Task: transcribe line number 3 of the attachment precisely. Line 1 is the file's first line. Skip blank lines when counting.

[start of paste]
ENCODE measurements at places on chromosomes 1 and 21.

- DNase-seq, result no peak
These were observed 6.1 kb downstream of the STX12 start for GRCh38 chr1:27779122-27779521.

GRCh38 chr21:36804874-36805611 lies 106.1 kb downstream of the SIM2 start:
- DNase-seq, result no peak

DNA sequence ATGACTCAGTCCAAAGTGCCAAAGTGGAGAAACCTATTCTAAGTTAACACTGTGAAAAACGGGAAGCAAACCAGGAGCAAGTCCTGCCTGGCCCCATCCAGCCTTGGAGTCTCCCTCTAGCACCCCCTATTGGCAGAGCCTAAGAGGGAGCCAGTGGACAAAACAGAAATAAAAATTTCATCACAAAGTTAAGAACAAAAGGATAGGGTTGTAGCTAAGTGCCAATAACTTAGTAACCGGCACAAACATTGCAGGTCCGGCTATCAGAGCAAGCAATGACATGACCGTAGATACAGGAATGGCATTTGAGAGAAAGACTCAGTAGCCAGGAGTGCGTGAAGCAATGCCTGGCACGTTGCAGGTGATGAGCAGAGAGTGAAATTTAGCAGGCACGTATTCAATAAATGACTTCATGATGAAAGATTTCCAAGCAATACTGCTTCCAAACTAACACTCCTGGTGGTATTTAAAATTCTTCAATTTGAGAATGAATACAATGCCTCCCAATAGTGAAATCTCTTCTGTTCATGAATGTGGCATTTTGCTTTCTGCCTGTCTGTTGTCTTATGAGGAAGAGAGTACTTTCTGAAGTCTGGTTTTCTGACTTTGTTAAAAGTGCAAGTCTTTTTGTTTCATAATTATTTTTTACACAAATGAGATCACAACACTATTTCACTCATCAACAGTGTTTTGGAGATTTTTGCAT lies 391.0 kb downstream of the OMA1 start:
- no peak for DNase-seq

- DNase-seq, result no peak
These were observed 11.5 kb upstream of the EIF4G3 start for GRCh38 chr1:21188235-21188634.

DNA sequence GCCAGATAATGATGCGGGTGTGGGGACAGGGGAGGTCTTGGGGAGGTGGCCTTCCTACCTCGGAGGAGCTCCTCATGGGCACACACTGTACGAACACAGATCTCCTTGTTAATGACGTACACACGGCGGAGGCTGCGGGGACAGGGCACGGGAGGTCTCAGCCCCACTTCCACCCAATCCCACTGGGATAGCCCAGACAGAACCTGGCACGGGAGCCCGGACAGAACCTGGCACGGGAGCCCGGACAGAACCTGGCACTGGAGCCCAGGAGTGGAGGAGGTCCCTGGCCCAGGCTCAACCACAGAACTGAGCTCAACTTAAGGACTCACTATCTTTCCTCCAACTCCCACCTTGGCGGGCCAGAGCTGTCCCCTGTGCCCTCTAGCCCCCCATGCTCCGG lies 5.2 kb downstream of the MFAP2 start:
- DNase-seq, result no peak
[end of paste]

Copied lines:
These were observed 6.1 kb downstream of the STX12 start for GRCh38 chr1:27779122-27779521.